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"Many have closed their eyes to exactly how much power the vested interests among the post-revolutionary [post-Maidan] political elites still wield.  Western policymakers and diplomats have rallied for the well-spoken Prime Minister Yatsenyuk while ignoring his almost two-decade background in dirty Ukrainian politics and reports of his close allies' alleged involvement in corrupt schemes."

Moreover, the magazine added, "not a single question was asked when President Poroshenko staffed his administration with former business partners and friends with dubious backgrounds while refusing to sell his own vast corporate assets, as he had promised."

Ultimately, Foreign Policy warned, "Ukraine's Western partners may find themselves facing much higher costs to fix the mess," lest the West wants to see "a full-blown Ukrainian collapse."

But perhaps vehement Russia critic Adrian Karatnycky, a senior fellow at the Atlantic Council, was the most honest about Washington and Brussels' true goals in Ukraine. Western officials, he explained in his op-ed for Politico, were against the dismissal.

Ukraine's Verkhovna Rada holds session - Sputnik International
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"Reliable sources in Western capitals and in Kiev confirmed that US and European leaders looked unfavorably on the plan and sent two emphatic messages to Ukraine's president: 1) add more independent professionals and reformers to the cabinet; and 2) avoid the collapse of the government and new elections," the analyst noted.

Bluntly admitting just how dependent the contemporary 'Ukrainian project' is on Western financial and political support, Karatnycky, the former president of the US government-affiliated NGO Freedom House, emphasized that the West is not just a bystander: it is a 'stakeholder'.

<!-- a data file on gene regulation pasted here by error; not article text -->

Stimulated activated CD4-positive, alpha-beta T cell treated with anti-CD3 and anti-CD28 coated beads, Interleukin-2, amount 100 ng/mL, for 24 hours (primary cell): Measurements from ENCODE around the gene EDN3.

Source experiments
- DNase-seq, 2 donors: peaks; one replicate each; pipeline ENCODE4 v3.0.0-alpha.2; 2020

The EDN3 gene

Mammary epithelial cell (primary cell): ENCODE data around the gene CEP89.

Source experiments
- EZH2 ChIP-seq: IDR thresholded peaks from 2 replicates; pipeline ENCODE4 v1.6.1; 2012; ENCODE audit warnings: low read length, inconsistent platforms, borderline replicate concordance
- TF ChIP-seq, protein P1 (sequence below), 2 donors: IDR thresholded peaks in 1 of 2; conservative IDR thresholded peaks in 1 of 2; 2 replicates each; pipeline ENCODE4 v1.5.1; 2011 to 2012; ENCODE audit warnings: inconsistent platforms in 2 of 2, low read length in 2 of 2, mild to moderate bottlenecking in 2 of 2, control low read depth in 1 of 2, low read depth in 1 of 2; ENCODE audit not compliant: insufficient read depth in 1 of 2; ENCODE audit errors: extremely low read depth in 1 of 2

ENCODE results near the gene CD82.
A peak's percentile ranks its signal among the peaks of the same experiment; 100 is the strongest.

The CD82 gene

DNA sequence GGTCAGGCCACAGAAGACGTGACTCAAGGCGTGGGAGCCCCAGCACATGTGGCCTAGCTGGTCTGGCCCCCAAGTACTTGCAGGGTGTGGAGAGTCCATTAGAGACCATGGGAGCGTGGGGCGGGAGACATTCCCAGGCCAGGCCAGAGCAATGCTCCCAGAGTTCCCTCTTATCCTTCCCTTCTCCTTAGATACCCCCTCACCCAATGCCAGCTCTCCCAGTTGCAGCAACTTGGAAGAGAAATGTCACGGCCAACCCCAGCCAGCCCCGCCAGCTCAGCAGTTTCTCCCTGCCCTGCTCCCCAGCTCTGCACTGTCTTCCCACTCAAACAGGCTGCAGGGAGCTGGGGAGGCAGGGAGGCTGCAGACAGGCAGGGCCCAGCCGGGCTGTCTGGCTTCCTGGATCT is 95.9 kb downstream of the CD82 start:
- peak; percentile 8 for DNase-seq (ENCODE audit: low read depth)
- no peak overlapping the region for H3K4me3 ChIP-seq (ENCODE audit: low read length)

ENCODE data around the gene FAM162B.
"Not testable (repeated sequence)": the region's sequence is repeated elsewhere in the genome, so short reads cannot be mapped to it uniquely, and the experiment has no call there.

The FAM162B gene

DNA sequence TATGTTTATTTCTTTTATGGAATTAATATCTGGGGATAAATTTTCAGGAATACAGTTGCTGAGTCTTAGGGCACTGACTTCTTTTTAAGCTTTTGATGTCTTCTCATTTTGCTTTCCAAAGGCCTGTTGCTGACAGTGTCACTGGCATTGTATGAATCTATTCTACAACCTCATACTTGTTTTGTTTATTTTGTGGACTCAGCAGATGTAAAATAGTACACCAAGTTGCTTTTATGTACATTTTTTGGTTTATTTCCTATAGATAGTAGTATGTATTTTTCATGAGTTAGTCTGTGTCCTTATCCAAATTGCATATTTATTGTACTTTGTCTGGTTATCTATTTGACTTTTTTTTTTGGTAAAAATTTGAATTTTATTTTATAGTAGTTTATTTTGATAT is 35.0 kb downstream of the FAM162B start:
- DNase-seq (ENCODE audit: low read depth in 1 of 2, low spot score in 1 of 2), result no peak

"Western leaders, who have put together a $27.5 billion bailout [loan] package for Ukraine, are more than mere bystanders; they are stakeholders in Ukraine's success. If there are to be changes at the top of Ukraine's government, they told Poroshenko, he must guarantee that such changes will ensure stability."

Who but the most skeptical of Washington and Brussels' critics could have guessed, two years after the Maidan 'revolution of dignity', that the Ukrainian leadership's political decisions would turn out so openly to be the prerogative of Western 'stakeholders'. Or that Western media would talk about it so openly?

"Western leaders did not issue their demand because they support or trust Yatsenyuk," Karatnycky explained. "They did so because they knew that a period of political uncertainty can erode support for the maintenance of sanctions against Russia."

A seller sleeps inside his fish shop as he waits for customers at a market in central Kiev, Ukraine. - Sputnik International
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"The multiple messages seem to have had the desired effect," the pundit wearily admitted. "By failing to prevail in a vote on Yatsenyuk, Poroshenko bought the prime minister a half-year before a new vote can be held to strip him of his office –after two additional tranches of IMF aid are likely to come and the EU has made a June decision to extend sanctions against Russia."

In other words, the message seems to be, let Ukraine struggle and slowly disintegrate politically, socially and economically – what's most important to Kiev's Western 'stakeholders' is that they get to extend their anti-Russian sanctions, and ultimately, keep Kiev and Moscow from normalizing their political and economic relationship, no matter the ultimate cost.